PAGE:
Catherine Breillat (An Old Mistress, Anatomy of Hell) slyly subverts the allure of the popular 17th-century fairytale about a gloomy nobleman with a penchant for murdering his disobedient wives.
Screened as part of NZIFF 2009
France's masterful Catherine Breillat (An Old Mistress, Anatomy of Hell) returns with this playful rumination on the allure of Charles Perrault's 17th-century fairytale about a gloomy nobleman with a penchant for murdering his disobedient wives.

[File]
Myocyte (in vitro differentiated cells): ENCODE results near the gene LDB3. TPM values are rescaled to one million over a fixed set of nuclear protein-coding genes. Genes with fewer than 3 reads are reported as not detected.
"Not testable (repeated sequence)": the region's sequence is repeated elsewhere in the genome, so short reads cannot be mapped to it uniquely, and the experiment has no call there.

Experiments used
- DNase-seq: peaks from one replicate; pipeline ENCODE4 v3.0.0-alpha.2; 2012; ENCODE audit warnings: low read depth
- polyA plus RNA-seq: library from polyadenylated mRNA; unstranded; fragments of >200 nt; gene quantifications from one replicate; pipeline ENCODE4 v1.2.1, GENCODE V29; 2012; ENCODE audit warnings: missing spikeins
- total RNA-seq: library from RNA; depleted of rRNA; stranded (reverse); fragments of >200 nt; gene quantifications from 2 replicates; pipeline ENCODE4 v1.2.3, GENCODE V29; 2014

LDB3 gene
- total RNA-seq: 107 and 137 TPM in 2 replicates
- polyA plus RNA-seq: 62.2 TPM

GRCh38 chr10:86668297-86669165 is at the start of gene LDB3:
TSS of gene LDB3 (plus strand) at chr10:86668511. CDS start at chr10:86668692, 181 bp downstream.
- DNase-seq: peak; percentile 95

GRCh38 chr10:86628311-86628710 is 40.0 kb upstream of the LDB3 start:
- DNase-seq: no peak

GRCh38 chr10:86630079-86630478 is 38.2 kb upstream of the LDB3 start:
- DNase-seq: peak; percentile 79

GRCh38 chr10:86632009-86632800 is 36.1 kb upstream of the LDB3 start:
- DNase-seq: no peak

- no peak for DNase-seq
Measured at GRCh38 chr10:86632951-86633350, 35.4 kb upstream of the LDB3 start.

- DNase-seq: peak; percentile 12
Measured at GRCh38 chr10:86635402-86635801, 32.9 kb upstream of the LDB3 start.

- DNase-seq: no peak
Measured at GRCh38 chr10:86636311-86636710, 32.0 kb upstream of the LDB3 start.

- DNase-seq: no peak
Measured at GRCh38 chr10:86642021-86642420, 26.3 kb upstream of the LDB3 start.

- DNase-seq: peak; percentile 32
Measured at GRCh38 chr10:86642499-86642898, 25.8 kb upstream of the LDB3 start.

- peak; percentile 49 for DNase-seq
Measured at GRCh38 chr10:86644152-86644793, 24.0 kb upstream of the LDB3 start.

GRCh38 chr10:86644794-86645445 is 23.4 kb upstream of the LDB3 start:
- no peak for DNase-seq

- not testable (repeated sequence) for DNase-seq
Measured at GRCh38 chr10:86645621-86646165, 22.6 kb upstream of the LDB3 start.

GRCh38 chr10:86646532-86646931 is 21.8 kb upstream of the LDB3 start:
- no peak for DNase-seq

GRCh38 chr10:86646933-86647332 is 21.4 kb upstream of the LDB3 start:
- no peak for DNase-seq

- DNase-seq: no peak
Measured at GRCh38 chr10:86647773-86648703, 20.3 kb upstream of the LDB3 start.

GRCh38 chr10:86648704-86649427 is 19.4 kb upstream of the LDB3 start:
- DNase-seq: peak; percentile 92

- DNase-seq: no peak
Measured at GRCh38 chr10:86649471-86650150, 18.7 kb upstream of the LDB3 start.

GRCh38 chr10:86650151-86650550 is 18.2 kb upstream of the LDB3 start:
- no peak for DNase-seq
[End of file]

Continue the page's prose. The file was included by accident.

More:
“A characteristically fresh and slyly subversive reading of Perrault's fairy tale. The beauty-and-the-beast-style parable is played out with an impressive but never over-insistent attention to historical detail in terms of costume, customs, architecture and decor, and punctuated by a delightful commentary on its progress and meaning by two young sisters reading the book in the 1950s (the rather more bolshy and bloodthirsty one named, of course, Catherine). A funny, touching, wholly unsentimental study of feminine fear, courage and desire, it proves once and for all that Breillat's brilliance has always lain not in her readiness to be graphically explicit... but in her ideas.” — Geoff Andrew, Time Out